The 6502 was a revolutionary processor for its time. Offered at a small fraction of the cost of other processors available when it was released, it became adopted in such iconic computers at the Atari 2600, the Apple II, the NES, and the Commodore 64. For that reason it’s still extremely popular among retrocomputing enthusiasts who will often go to great lengths to restore these computers or build them from scratch. [jamesbowman] had an idea to build a 6502-based computer with the processor only, leaving the rest of the computer up to an FPGA.
He describes the system as a “brain in a vat” since a real 6502 is used as the “brain” and all other functions are passed off to the FPGA. In his build he uses an FPGA board with built-in graphics abilities, but the truly interesting part of this build is how the FPGA handles memory. If a particular value is placed on the data bus of the 6502, it loops forever through the entire memory and executes all of the instructions it finds. This saved a lot of time getting this system up and running, and he is able to demonstrate it by showing a waveform on the video output of the device.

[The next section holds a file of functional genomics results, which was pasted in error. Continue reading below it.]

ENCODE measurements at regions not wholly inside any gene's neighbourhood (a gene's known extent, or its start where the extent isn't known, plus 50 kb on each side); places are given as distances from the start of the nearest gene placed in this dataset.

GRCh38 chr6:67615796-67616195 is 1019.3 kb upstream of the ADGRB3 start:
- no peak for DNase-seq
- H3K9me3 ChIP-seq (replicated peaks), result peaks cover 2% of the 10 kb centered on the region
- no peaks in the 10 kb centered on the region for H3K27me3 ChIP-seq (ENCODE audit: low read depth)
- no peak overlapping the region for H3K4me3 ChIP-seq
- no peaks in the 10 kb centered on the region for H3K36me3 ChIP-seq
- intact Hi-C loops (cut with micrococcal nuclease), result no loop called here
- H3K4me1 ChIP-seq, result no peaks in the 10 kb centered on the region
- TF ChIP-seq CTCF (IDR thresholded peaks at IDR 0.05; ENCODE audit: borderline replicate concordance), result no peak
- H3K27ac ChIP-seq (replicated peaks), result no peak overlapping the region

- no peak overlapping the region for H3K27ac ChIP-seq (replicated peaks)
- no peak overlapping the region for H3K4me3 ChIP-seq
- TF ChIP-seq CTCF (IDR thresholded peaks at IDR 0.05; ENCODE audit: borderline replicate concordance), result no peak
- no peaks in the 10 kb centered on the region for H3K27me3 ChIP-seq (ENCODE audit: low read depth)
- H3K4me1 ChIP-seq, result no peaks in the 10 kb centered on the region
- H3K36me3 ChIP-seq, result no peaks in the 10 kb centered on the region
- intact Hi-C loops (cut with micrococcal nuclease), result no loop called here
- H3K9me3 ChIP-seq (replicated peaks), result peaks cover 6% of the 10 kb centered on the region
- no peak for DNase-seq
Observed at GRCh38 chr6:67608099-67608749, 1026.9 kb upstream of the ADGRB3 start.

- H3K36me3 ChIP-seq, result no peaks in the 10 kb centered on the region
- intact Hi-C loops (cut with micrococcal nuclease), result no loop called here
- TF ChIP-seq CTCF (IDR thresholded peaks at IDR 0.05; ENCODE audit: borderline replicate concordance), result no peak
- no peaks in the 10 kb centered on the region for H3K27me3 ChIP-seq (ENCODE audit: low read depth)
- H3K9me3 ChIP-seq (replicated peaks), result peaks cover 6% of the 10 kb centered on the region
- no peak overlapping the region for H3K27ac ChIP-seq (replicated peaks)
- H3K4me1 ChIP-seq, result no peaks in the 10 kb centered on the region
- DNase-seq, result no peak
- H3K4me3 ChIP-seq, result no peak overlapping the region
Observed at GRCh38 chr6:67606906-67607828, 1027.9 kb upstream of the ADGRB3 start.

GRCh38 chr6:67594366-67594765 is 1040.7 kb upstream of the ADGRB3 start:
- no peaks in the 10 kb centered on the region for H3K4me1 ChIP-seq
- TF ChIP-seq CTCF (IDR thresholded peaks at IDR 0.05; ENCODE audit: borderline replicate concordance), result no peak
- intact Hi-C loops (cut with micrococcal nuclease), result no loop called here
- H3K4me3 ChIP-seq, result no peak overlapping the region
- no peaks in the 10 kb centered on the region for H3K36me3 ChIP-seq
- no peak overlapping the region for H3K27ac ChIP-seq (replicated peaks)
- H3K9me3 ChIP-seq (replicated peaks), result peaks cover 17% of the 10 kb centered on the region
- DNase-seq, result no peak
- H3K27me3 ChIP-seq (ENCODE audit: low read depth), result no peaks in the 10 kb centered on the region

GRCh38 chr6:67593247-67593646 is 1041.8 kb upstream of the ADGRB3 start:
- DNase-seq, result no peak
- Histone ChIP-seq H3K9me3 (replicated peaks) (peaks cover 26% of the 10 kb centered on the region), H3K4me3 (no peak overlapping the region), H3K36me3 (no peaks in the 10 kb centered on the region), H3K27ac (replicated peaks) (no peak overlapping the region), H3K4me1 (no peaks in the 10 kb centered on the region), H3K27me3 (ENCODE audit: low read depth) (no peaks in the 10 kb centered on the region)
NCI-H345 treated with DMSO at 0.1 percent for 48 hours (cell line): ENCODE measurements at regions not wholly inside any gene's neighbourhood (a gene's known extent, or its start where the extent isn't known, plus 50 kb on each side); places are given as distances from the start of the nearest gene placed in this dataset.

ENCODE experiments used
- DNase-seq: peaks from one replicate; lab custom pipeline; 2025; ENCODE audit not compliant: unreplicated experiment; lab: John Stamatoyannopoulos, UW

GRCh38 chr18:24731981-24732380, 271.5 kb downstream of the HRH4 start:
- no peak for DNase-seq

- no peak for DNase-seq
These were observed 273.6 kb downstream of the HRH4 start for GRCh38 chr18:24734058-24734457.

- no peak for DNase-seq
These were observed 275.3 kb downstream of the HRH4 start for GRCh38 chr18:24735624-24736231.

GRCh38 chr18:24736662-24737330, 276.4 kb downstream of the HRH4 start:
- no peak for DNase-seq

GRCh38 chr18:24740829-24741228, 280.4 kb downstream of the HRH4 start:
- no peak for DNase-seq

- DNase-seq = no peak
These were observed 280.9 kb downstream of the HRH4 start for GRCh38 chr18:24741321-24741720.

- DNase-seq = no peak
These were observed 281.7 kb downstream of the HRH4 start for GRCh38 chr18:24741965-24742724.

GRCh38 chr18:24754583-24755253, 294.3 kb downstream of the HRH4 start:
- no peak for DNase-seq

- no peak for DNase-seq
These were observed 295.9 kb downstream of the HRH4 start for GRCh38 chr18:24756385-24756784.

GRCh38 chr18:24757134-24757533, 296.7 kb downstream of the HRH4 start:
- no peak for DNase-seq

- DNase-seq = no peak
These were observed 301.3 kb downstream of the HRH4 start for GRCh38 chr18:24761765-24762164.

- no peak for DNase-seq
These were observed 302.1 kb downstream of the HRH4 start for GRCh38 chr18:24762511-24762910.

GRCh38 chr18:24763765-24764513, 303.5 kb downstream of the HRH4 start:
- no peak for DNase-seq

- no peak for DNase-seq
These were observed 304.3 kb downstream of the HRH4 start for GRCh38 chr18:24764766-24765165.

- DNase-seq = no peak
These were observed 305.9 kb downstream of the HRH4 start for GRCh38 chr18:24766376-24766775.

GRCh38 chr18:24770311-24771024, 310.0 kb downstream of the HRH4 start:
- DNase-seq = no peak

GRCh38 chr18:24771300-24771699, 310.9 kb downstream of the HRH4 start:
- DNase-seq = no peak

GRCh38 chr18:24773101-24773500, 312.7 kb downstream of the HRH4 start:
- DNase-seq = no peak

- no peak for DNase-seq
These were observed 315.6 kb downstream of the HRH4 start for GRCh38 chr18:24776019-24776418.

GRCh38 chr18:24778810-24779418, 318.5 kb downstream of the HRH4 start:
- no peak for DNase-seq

Of course you can take an FPGA and emulate an entire computer based on a 6502, but using the actual silicon in a build like this really ensures that the user can learn and understand the hardware involved without some of the other tedium of doing things such as converting old video signals to HDMI for example. It’s a great take on retrocomputing that we expect to see more of in the future.